Some, among them the poet William Wordsworth, merely thought him mad.
Though Blake was not renowned for his verse during his lifetime but rather for his engravings and the beauty of his many illuminated manuscripts it is for a poem untitled but known to us as Jerusalem that he is best remembered today.
Since it was put to music by Sir Hubert Parry in 1915, Jerusalem has become the unofficial anthem of England:
And did those feet in ancient time
Walk upon England’s mountains green?
And was the holy Lamb of God
On England’s pleasant pastures seen?

And did the Countenance Divine
Shine forth upon our clouded hills?
And was Jerusalem builded here
Among these dark Satanic Mills?

Bring me my bows of burning gold:
Bring me my arrows of desire:
Bring me my spear: O cloud unfold!
Bring me my chariot of fire.

I will not cease from Mental Fight
Nor shall my sword sleep in my hand
Till we have built Jerusalem
In England’s green and pleasant land.
Blake is often associated now with the Romantic Poets but unlike Byron, Shelley and the others his work has a dark fatalism which like his art rich in symbolism and Biblical allegory has an intensity of anguish and desire that is often uncomfortable but can rarely be ignored.
He rarely dreamed - he had visions and nightmares.
William Blake died on 12 August 1827, in the presence of his wife, singing hymns late into the night and accompanied it is said by a chorus of angels.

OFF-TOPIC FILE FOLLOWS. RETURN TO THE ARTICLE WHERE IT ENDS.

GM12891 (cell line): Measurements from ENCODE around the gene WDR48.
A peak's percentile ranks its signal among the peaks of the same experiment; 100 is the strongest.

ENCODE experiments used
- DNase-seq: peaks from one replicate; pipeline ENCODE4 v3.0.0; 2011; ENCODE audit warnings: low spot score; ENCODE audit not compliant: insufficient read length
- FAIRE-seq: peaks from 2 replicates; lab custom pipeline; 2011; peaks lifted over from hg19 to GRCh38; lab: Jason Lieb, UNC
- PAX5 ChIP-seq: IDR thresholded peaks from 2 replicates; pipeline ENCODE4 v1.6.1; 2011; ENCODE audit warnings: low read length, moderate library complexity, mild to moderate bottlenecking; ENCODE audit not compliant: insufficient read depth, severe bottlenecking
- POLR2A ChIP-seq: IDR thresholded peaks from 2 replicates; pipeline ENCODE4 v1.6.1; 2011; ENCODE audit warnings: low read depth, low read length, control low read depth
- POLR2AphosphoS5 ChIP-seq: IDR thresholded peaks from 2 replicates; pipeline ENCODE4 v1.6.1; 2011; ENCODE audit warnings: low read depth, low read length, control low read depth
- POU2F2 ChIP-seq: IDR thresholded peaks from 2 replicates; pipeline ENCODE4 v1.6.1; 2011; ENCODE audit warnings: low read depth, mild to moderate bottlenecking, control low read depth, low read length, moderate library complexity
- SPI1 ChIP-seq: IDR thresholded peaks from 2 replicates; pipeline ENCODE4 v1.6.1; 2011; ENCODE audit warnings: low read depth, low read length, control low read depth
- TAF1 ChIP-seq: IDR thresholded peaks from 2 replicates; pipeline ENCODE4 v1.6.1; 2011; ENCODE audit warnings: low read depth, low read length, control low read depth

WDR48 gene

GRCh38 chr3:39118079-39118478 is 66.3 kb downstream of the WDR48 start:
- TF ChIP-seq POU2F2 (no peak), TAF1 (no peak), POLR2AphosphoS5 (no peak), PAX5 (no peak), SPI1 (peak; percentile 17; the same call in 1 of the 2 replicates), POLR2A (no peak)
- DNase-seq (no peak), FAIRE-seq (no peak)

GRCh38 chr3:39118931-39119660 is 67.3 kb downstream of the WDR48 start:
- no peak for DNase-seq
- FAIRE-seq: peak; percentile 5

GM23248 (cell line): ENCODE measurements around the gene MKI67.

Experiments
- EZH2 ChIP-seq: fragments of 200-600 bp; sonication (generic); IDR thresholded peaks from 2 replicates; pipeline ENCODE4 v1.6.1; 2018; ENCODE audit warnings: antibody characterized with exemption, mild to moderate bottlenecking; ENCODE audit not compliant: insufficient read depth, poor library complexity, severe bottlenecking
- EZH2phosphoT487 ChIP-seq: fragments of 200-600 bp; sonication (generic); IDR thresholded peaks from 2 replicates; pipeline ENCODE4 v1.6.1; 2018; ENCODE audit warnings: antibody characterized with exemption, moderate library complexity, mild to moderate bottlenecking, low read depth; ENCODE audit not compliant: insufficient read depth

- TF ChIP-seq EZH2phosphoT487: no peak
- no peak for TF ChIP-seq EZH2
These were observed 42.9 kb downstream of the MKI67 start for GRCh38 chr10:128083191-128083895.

Thursday, 24 July 2014

John Martin: Painting the Apocalypse

The early Victorian artist John Martin, was born in Haydon Bridge, Northumberland on 19 July, 1789.

A devout Christian imbued of fire and brimstone he drew inspiration for his paintings from the New Testament, the rugged landscape of his home, and his experience of the great forges and ironworks of nearby Tyneside.

Though it was also said there was madness in the family and his older brother Jonathan was indeed to be committed to a lunatic asylum.

Extremely popular in his day Martin was courted by Royalty and had a great many prominent patrons, and as a result was to go from the one bedroom cottage of his birth to grand houses and great wealth.

Following his death on 17 February 1854, he quickly went out of fashion however, as his work was derided for its bombast and absurd theatricality.

Indeed, with his paintings locked away in storerooms and no longer exhibited for many years it became possible to purchase a John Martin art work for little more than a few shillings.

Christ Stlleth the Tempest

The Great Day of His Wrath

The Destruction of Herculaneum and Pompeii

The Eruption of Vesuvius

Belshazzar's Feast


The Experience of Adam and Eve

The Deluge

Tuesday, 22 July 2014

Scotland and Freedom

On 22 July 1298, at the Battle of Falkirk, William Wallace, better known to history as "Braveheart" was defeated by an English Army led by Edward I in person. With his reputation as a battlefield commander in tatters in September of that year he was stripped of his title as Guardian of Scotland.

He was now a man on the run.

On 5 August 1305, he was captured by the English after being betrayed, possibly by Robert the Bruce, and taken to London in chains to stand trial as a traitor.

He said little in his defence speaking only once when he indignantly replied to the charge of treason:

"I cannot be a traitor, for I owe him no allegiance, he is not my Sovereign, he never received my homage".